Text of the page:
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Worker productivity is falling at the fastest rate in four decades

CNBC 12/18/2022 Susan Caminiti
  • Salesforce CEO Marc Benioff recently complained in a Slack message that new employees at the tech giant are not as productive as he expects, and he can't figure out why.
  • The problem is not isolated to Benioff's company.: 2022 is the first year since 1983 when there's been three straight quarters of year-over-year drops in average productivity per worker.
  • Employees are working more and producing less, and a time when their financial stress is the highest it has been since 2008.
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Salesforce CEO Marc Benioff recently made waves when he told employees in a Slack message that the company's newest hires aren't being productive enough, and he wanted help figuring out why. The tech giant's employee productivity issue is not an isolated one.

Employers are not only battling inflation and slowing growth, but worker productivity that is falling at the fastest rate in four decades. This has been the first year since 1983 to include three straight quarters of year-over-year drops in average productivity per worker, ADP chief economist Nela Richardson said during CNBC's recent Workforce Executive Council Town Hall.

Simply put: People are working more and producing less.

Much of the disconnect can be traced back to a few things, including pre-pandemic events, said Diane Swonk, KPMG chief economist. For starters, people are tired and stressed, leading to more burnout. Without the separation of work and home forced by the pandemic, people worked more.

The skyrocketing cost of living is also taking a toll on workers. Recent data from human capital management software firm Ceridian shows that 61% of North American workers are more stressed about their finances than they were a year ago, the highest level of financial stress since 2008. The firm calculates that such widespread financial worry is leading to $664 billion in lost productivity for employers each year across North America.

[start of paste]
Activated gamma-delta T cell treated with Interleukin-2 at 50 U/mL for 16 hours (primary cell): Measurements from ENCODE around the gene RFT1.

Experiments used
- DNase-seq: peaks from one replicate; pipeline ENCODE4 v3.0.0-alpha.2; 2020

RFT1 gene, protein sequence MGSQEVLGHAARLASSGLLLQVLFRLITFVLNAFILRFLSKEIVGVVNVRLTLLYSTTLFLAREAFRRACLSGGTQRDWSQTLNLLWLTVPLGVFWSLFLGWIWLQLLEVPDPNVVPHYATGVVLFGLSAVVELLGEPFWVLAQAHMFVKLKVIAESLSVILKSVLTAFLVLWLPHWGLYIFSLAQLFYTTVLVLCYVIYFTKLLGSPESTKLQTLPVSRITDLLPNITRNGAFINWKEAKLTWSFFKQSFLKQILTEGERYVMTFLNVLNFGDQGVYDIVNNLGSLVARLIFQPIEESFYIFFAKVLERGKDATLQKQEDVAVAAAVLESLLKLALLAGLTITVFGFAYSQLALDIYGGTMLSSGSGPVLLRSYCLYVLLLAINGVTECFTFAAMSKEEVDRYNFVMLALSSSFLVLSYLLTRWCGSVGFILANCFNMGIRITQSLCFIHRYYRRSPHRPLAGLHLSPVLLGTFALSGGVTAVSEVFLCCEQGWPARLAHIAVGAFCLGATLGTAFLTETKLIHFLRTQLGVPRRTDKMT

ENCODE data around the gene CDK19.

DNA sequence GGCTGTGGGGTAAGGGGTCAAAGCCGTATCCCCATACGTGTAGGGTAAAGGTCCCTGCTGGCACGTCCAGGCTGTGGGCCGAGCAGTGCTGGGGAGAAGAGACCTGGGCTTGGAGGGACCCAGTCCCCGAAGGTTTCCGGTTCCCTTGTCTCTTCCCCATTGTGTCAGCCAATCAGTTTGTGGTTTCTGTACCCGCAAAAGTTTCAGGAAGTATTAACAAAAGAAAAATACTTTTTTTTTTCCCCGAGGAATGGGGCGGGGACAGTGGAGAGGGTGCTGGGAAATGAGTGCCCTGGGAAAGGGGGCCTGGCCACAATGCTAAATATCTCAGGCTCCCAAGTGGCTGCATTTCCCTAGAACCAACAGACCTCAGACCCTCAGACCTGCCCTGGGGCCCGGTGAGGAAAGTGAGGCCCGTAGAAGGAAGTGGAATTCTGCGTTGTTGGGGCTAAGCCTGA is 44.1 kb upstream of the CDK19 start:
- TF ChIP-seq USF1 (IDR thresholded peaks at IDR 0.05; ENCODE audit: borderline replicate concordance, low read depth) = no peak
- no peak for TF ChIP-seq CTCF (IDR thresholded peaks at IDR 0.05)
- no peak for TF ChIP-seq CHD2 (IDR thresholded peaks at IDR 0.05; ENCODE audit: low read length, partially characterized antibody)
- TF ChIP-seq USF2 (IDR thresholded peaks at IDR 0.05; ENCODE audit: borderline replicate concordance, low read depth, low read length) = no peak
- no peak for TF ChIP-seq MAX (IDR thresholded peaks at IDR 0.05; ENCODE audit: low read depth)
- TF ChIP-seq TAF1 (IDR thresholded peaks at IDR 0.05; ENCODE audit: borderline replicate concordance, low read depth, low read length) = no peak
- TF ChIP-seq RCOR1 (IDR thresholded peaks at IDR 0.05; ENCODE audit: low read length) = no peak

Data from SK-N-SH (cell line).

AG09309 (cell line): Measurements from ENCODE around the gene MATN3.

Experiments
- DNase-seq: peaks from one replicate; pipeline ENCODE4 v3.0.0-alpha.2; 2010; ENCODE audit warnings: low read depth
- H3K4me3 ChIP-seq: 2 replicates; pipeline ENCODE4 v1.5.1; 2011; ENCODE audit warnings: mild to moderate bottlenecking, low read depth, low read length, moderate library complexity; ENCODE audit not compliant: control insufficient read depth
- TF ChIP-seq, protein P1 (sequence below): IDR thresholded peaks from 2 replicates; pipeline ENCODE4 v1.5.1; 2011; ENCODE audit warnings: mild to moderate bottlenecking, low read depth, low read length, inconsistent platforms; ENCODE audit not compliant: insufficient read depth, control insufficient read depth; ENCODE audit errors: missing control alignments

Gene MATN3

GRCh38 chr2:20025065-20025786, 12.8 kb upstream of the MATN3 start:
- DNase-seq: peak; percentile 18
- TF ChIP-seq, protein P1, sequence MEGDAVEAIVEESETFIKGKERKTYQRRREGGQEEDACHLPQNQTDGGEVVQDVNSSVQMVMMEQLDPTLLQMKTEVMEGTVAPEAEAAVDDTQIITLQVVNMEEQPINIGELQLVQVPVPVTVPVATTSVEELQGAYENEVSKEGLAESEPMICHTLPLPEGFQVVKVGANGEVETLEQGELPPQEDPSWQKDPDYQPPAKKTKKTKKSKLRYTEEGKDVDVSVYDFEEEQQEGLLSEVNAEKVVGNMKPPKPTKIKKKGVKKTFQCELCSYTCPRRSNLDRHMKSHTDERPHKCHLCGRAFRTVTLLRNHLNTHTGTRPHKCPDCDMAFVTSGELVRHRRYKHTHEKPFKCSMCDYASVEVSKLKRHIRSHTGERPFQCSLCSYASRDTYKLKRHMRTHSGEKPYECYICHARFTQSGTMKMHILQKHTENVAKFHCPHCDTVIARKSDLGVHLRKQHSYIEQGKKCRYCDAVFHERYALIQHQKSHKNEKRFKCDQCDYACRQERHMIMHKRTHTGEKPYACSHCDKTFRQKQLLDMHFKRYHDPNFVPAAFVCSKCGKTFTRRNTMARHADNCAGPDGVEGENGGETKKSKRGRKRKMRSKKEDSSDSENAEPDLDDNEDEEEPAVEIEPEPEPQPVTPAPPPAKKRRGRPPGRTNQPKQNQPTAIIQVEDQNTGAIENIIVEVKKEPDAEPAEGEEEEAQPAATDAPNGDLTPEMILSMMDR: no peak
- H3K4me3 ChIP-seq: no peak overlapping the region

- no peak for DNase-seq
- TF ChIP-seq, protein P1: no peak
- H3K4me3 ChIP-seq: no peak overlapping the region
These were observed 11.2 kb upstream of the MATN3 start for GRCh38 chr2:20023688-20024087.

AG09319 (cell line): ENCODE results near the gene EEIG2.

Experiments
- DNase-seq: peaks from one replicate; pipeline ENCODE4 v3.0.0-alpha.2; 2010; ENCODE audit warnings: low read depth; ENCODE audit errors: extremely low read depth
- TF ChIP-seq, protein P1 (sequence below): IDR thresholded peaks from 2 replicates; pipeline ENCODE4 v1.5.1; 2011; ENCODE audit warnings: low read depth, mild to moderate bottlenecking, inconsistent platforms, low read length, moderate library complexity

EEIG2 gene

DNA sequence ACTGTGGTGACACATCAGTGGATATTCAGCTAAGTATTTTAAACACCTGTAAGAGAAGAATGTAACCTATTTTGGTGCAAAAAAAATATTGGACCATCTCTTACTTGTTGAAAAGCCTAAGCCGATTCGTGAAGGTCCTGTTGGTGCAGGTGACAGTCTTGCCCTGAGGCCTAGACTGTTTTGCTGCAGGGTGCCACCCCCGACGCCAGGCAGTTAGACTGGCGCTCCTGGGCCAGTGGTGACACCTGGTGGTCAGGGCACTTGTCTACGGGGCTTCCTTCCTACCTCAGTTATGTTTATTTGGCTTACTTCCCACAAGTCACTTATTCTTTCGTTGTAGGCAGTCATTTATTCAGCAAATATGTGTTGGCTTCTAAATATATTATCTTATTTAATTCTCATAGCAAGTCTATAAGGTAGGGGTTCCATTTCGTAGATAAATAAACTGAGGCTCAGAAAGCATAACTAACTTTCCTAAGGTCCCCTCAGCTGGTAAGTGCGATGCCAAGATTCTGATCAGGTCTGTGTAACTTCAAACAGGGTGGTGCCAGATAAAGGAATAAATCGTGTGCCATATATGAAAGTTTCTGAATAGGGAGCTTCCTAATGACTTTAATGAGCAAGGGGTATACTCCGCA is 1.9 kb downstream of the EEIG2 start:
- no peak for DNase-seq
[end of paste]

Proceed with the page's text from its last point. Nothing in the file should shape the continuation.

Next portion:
As much as remote and hybrid work have given employees long sought-after autonomy and flexibility, not being together in-person can impact the ability of teams to be at their best and to innovate, Swonk said.

Finally, the gains in worker productivity during the early 2000s because of upgrades have already been leveraged. Swonk said that even much of the innovation that's followed has been concentrated in the tech field itself, not spread out among the wider economy.

Worker engagement and job performance

For companies wanting to improve worker productivity, Swonk said the focus should be on engagement. Whether people find their work meaningful and rewarding is a key component of engagement. This is terrain that chief people officers know quite well, but sometimes gets confused with worker happiness or contentment.


Engagement, unlike happiness, isn't tied to an abstract feeling or emotion. It's about producing an improved business outcome. A recent Gallup analysis of 112,312 business units in 96 countries found a strong link between engagement and performance outcomes such as retention, productivity, and profitability.

Swonk said one path to improved engagement is better communication. "I know companies understand the connection between engagement and productivity, but for a long time we were in a world where workers were thought of as commodities," she said. Now, in a tight labor market, employers must be more attuned to the needs of workers. "Companies do not spend enough time asking workers what they want; they try to guess what they want, and they guess wrong," she said.

She recalls a client who, in 2019, wanted to give his low-wage workers a chance to move up in their careers. What he found instead was that his employees were leaving to take jobs elsewhere paying 50 cents more an hour. "He was so confused because here he was offering them this great opportunity to advance, but they were turning him down," Swonk said.

What this boss didn't understand was that his workers didn't have the luxury of maximizing their career wages, they needed to maximize wages for food and shelter for the week. "He would have known that if he had asked his workers in the first place," Swonk said.

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